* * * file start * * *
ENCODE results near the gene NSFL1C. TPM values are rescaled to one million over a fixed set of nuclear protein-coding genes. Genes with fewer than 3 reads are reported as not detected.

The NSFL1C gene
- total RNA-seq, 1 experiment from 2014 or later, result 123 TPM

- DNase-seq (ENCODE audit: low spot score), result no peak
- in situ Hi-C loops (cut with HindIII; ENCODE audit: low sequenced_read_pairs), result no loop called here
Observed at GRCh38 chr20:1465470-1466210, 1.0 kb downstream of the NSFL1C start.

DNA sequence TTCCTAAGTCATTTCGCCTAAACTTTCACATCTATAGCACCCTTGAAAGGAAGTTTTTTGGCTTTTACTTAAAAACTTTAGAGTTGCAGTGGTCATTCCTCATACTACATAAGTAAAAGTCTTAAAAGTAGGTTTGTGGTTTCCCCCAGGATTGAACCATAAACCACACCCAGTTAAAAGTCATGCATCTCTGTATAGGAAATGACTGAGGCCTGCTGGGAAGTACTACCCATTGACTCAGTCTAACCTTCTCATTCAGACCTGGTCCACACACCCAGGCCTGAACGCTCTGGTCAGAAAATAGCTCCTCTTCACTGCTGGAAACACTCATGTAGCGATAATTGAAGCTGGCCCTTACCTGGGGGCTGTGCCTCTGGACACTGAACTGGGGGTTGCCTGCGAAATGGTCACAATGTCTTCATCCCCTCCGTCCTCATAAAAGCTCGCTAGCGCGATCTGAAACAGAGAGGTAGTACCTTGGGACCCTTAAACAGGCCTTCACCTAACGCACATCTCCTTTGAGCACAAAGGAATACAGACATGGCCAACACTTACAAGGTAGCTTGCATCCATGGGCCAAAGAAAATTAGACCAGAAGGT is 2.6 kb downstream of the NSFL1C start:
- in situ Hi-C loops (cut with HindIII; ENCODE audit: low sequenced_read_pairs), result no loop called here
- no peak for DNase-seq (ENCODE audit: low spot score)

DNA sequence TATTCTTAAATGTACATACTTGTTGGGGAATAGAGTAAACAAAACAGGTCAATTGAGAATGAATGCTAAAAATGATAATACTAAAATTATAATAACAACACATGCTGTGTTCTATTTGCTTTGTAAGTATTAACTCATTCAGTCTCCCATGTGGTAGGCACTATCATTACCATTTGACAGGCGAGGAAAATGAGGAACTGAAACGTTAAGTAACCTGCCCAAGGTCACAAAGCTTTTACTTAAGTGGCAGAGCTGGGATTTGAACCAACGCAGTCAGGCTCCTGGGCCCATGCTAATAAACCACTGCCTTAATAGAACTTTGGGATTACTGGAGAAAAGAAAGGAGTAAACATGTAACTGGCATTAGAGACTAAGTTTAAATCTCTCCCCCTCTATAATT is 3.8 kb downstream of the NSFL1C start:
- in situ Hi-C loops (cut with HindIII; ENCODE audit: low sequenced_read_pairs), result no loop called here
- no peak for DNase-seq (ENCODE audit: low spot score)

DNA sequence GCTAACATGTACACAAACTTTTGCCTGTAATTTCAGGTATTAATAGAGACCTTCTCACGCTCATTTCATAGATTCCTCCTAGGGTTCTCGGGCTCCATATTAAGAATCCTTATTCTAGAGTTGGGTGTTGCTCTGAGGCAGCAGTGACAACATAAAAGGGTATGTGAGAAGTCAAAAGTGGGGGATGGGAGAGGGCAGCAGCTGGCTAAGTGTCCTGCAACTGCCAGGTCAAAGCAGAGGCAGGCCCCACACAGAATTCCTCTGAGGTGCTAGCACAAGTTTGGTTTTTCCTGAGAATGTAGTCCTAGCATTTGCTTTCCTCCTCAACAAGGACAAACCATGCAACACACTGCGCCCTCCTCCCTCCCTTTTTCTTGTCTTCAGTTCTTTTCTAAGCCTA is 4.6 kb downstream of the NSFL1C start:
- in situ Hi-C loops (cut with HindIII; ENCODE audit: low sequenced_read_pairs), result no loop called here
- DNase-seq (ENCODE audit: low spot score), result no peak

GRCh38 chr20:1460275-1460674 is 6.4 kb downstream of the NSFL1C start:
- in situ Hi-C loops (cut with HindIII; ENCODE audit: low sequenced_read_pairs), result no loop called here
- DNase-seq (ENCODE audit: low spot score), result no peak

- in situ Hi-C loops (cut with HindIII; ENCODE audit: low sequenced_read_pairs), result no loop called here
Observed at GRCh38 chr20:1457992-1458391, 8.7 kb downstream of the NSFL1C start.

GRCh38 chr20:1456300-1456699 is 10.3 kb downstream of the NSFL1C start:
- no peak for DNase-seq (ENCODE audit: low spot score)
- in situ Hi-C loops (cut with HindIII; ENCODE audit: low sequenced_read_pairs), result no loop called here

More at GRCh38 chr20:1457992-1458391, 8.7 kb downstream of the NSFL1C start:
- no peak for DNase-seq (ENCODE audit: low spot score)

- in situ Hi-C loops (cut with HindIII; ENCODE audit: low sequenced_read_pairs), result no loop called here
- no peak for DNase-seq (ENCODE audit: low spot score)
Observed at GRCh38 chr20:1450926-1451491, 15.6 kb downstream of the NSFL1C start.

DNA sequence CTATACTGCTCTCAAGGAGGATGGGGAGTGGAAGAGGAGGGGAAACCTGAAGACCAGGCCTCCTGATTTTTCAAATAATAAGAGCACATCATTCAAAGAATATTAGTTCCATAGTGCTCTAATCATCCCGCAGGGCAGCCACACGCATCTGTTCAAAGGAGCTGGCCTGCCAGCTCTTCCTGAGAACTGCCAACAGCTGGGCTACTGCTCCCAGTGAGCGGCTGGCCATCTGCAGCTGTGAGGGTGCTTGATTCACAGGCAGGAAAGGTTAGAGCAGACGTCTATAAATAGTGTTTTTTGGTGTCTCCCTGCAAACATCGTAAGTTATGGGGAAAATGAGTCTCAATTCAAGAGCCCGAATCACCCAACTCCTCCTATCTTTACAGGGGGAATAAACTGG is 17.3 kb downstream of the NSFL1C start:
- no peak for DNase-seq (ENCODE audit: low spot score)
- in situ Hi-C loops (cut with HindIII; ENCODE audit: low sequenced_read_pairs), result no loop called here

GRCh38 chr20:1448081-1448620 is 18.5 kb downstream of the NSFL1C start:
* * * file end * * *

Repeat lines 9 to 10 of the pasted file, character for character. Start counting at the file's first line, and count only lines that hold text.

- no peak for DNase-seq (ENCODE audit: low spot score)

DNA sequence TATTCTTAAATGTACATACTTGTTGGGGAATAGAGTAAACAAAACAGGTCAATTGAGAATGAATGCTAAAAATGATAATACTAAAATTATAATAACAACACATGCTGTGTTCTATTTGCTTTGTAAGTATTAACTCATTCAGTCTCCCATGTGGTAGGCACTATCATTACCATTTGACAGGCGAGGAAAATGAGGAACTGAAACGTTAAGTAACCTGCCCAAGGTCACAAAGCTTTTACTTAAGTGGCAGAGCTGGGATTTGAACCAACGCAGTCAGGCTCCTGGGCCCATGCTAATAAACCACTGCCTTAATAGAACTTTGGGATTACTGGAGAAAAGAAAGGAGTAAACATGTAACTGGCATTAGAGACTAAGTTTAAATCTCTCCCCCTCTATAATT is 3.8 kb downstream of the NSFL1C start: